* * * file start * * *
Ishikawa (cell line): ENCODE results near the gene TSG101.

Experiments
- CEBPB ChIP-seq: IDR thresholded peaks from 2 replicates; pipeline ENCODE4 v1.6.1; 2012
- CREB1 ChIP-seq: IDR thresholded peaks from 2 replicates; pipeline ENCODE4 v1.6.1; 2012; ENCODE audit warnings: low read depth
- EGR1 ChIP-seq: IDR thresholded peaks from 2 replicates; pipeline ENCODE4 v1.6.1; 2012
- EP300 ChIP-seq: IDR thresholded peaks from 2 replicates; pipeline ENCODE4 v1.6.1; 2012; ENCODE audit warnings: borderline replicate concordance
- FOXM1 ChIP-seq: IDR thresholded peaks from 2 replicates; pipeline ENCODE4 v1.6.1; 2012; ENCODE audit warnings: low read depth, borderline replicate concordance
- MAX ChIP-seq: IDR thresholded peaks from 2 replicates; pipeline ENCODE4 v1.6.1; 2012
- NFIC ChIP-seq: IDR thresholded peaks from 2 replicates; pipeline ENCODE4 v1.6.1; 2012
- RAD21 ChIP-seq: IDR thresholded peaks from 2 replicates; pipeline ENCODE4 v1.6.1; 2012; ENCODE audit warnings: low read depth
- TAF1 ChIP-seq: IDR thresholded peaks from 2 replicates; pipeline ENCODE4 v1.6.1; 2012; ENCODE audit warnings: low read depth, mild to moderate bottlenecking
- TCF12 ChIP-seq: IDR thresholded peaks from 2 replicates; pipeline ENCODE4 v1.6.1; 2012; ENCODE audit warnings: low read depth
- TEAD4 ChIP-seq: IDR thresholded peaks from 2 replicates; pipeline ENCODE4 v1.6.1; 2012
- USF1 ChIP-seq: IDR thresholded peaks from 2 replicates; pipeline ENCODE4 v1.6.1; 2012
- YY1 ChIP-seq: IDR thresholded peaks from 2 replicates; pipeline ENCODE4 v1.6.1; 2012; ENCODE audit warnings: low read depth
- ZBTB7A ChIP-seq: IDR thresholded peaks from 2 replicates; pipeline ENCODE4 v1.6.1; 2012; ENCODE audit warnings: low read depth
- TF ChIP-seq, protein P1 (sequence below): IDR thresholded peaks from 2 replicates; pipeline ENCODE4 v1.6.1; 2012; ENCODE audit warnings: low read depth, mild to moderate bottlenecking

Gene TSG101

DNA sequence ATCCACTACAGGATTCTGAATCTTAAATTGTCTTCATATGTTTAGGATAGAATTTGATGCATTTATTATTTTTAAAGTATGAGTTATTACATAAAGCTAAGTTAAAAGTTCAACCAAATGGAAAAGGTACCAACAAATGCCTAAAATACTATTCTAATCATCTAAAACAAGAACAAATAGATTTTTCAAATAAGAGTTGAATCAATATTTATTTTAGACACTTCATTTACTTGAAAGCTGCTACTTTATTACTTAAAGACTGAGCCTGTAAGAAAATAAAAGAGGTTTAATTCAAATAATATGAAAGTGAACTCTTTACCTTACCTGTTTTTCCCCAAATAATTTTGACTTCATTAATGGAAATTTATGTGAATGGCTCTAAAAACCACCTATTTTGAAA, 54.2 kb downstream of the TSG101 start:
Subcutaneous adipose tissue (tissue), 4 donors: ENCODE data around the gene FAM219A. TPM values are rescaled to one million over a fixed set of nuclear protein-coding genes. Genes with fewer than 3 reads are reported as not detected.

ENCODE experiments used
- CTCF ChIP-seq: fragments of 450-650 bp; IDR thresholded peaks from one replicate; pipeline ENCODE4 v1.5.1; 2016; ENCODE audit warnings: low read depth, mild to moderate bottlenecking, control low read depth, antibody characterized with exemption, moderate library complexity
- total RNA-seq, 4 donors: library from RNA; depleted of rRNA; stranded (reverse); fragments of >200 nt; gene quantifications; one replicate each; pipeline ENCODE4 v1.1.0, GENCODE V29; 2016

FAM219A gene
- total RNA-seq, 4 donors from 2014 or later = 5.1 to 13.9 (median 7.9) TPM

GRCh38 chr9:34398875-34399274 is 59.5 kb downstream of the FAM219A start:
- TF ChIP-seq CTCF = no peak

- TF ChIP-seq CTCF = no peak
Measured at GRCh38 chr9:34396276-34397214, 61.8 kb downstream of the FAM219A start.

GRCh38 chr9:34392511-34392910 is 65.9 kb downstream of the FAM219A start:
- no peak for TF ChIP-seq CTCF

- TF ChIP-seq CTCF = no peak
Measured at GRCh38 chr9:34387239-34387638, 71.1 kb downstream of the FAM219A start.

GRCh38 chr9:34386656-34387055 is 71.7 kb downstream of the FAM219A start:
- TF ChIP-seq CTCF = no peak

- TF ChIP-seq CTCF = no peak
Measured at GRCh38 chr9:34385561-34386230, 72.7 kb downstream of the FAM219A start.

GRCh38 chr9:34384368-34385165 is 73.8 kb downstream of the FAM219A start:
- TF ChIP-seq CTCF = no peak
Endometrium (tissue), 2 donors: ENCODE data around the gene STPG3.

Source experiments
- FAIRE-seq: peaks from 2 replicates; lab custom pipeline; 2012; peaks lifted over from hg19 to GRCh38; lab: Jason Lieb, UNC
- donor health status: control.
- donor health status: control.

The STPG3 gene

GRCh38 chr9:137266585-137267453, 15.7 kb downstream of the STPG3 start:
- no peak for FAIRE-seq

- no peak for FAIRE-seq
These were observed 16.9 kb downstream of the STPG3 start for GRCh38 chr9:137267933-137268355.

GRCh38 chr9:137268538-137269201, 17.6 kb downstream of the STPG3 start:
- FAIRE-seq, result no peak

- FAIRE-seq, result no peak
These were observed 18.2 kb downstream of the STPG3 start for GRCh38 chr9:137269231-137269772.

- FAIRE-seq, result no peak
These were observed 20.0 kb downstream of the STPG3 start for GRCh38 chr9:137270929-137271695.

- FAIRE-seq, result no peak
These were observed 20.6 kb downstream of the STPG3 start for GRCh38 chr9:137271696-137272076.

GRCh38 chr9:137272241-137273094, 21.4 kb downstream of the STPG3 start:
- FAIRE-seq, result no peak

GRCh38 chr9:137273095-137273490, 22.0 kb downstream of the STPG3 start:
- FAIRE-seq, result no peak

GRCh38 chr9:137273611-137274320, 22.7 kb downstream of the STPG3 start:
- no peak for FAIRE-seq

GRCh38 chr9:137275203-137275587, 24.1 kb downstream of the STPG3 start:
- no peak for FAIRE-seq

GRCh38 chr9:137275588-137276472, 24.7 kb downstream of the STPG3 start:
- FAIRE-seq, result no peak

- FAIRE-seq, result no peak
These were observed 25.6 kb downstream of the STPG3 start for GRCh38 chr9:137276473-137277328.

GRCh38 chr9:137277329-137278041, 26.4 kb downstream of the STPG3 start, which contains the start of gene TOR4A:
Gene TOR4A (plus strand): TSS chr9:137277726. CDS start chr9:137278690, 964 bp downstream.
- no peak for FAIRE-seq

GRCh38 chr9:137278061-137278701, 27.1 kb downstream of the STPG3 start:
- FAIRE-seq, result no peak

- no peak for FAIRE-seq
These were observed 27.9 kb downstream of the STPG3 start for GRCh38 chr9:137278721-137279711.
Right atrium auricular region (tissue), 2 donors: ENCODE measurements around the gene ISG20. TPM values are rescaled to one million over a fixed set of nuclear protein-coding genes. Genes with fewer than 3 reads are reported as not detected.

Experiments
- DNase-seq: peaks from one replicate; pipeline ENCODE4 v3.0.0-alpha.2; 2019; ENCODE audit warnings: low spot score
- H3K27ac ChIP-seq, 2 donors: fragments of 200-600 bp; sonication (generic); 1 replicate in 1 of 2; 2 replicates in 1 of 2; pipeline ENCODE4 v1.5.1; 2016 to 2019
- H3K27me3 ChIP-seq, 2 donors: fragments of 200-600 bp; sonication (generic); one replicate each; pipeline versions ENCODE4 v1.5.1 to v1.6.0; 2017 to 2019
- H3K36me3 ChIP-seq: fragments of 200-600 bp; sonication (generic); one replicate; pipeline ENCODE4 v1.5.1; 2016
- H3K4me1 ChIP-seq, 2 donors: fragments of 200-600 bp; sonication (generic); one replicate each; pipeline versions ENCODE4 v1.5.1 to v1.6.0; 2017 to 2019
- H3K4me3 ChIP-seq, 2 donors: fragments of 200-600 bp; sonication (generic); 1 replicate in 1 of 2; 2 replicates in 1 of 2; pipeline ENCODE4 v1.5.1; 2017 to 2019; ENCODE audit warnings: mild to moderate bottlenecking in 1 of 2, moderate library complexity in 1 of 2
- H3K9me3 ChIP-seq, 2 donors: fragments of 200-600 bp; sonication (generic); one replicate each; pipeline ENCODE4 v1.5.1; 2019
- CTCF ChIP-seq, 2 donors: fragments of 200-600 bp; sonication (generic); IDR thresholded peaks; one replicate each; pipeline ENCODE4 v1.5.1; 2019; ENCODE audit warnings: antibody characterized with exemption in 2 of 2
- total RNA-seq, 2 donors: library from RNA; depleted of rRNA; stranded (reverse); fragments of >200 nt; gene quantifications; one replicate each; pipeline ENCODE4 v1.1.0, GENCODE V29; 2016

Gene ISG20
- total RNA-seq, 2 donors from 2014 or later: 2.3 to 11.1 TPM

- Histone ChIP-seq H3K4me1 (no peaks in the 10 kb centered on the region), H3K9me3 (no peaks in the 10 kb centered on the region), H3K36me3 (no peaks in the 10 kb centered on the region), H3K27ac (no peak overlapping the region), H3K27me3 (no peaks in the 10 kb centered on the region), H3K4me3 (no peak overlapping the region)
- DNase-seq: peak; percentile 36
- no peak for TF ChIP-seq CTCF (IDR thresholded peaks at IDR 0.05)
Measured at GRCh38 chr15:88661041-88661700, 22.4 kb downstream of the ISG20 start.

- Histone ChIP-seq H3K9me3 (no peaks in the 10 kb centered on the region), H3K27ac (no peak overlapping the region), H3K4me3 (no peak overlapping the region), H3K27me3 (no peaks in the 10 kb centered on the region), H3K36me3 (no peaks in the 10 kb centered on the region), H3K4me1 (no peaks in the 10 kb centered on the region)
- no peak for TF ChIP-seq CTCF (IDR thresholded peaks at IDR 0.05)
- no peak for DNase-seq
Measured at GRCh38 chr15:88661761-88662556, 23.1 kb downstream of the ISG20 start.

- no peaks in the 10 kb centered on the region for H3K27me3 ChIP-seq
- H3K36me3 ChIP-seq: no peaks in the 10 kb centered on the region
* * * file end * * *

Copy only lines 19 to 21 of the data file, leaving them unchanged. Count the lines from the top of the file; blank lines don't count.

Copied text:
DNA sequence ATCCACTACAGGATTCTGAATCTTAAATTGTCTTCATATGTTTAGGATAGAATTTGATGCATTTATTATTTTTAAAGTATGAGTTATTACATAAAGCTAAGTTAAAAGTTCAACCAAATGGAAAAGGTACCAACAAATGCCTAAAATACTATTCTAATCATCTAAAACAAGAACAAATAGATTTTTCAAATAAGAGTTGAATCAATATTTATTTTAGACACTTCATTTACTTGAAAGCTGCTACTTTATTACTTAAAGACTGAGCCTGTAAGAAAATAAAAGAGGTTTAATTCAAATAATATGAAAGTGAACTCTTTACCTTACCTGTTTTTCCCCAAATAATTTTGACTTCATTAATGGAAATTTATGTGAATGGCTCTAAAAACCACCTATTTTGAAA, 54.2 kb downstream of the TSG101 start:
Subcutaneous adipose tissue (tissue), 4 donors: ENCODE data around the gene FAM219A. TPM values are rescaled to one million over a fixed set of nuclear protein-coding genes. Genes with fewer than 3 reads are reported as not detected.

ENCODE experiments used